“The system is irretrievably broken and most people, when they look at irretrievably broken systems, try to make them better,” said Whit Ayres, a Republican consultant in Washington. “That’s what the Senate did with their bill — a far-from-perfect bill, but a good-faith effort to solve the problem. And the speaker is absolutely right when he says the House needs to take its turns at bat.”

To read the full article, please click here.

Whit Ayres, January 31

Whit Ayres’ comments for the Washington Post on immigration reform and Republican politics:

“If Republicans wait until 2015 to tackle this issue, that puts a very emotional and controversial issue right in the middle of the Republican presidential selection process,” veteran GOP pollster Whit Ayres, a supporter of reform, tells me. “The opportunity for demagoguery will be exceedingly prevalent if we wait that long.”

“It could drag the entire field to the right on immigration, which is the last thing we need if we want to be competitive in the America of the 21st century as well as in the 2016 presidential election,” Ayres continued. “It’s a very real threat.”

For the full article, please click here.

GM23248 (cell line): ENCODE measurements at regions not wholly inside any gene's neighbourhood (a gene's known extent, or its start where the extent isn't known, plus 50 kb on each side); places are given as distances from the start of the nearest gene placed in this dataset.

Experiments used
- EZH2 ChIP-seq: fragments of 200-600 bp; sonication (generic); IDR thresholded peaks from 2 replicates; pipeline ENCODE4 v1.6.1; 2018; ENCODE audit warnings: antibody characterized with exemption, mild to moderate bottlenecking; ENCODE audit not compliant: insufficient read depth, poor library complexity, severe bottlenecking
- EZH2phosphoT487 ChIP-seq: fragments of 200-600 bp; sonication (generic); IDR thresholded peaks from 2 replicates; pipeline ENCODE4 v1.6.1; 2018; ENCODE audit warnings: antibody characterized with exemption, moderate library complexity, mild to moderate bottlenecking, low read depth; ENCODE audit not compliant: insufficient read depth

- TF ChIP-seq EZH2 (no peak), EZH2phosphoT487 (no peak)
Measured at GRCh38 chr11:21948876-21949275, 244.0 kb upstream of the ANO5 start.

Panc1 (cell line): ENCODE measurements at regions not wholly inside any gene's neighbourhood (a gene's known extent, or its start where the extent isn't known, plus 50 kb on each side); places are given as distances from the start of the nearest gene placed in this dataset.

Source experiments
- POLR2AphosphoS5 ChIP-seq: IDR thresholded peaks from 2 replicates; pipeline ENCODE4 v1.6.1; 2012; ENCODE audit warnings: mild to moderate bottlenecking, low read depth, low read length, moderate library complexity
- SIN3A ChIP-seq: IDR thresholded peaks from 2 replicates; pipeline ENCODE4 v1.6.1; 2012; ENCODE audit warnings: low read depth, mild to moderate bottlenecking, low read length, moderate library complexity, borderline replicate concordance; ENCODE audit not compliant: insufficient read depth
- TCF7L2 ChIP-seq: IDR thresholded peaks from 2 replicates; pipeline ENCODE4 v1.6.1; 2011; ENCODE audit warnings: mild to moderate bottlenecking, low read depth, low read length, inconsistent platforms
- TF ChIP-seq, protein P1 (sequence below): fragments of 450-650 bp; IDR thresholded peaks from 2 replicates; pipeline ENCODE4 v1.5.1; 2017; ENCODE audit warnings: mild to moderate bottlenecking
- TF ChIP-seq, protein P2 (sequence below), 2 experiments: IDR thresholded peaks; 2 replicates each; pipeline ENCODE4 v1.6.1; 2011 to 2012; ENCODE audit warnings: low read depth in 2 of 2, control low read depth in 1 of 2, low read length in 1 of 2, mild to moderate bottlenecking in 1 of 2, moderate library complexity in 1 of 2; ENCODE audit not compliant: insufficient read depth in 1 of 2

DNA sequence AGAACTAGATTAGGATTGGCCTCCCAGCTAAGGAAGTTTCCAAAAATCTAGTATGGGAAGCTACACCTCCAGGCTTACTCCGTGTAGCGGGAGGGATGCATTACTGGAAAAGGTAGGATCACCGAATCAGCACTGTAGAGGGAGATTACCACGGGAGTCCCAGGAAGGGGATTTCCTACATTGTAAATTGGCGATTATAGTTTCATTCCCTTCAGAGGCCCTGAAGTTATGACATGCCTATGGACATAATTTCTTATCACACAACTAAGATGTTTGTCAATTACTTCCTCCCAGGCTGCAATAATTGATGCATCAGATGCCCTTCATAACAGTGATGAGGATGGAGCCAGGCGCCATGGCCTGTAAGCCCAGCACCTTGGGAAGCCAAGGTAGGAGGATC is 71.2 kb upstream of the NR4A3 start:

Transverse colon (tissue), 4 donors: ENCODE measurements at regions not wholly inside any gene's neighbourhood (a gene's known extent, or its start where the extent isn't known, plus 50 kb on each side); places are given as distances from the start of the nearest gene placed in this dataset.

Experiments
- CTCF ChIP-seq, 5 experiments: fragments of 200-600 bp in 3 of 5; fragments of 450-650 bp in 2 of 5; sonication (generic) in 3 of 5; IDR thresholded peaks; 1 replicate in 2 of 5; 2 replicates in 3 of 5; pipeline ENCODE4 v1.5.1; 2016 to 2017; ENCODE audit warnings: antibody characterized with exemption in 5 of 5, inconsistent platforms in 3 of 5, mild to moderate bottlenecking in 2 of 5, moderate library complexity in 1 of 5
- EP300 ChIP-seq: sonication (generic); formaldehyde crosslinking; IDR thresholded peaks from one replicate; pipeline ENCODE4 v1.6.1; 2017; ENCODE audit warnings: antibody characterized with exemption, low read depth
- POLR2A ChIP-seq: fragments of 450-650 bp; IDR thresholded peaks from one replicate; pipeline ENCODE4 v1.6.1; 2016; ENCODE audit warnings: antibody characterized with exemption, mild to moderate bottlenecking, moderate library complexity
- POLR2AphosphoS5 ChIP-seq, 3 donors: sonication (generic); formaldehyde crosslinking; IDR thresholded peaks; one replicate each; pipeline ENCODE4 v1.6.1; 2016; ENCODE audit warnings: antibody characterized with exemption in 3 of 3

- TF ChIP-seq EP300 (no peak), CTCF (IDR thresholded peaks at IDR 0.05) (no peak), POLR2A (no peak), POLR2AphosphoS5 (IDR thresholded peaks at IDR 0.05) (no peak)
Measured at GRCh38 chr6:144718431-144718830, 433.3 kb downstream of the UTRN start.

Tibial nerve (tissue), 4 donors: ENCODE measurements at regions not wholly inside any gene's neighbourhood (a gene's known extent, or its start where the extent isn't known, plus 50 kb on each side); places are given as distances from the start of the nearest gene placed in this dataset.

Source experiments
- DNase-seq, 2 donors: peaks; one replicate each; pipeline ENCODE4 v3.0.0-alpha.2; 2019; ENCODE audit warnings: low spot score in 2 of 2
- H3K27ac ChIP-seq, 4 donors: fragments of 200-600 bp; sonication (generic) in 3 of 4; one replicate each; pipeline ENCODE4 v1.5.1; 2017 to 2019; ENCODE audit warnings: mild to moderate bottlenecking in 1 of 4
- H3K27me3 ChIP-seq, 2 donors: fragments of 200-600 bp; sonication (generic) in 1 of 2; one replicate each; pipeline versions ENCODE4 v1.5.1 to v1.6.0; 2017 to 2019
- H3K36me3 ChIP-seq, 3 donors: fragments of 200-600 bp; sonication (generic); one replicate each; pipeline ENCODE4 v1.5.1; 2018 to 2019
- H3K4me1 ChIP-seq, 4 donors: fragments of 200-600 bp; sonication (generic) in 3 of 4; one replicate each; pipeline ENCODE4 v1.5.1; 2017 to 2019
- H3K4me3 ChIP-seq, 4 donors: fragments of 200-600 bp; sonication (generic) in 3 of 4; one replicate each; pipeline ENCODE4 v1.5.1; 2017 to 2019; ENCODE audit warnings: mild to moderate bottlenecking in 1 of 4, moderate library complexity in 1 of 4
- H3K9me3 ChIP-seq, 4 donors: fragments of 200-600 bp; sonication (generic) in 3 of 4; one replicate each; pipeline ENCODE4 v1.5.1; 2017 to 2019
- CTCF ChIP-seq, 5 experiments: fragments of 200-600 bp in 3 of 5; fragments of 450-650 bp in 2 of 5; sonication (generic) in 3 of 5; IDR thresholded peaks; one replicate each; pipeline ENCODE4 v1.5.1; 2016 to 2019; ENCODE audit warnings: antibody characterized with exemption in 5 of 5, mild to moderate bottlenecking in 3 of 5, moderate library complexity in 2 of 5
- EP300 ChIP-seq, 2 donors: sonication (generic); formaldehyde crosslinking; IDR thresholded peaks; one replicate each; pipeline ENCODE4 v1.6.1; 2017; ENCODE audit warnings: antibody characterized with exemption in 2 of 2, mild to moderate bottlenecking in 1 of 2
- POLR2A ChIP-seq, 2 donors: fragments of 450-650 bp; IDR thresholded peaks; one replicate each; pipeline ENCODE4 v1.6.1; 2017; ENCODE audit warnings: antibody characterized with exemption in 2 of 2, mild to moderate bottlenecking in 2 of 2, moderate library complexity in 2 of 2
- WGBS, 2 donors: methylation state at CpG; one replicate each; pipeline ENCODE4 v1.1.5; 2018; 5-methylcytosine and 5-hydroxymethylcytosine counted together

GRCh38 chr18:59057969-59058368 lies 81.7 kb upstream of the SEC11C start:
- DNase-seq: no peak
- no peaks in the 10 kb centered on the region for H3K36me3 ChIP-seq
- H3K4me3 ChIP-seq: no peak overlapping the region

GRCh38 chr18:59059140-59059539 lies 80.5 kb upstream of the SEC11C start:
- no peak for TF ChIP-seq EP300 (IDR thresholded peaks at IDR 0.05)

Dan Judy, October 22

Dan Judy’s comments for U.S. News and World Report on immigration reform proposals in the House.

Dan Judy, a Republican pollster at North Star Opinion Research, says the Cantor plan strikes the right balance for the GOP, which must walk a fine line with immigration reform. While many want to court Latino voters on the national scale, Republicans in the House of Representatives must be careful not to alienate their constituencies.

“The Dream Act shows very broad support, but when you talk about allowing those children’s parents to stay in the country, independents are split and Republicans are strongly opposed,” Judy says.

“That is a bridge too far for a lot of lawmakers.”

To read the full article, please click here.

Whit Ayres, July 15

Whit Ayres’ comments in National Journal regarding immigration reform:

“Any Republican with a national perspective understands the dynamics of the politics of the 21st century,” says GOP pollster Whit Ayres, a Rubio adviser. That is, the Hispanic share of the electorate is rising fast, and the GOP share of Hispanic votes keeps falling.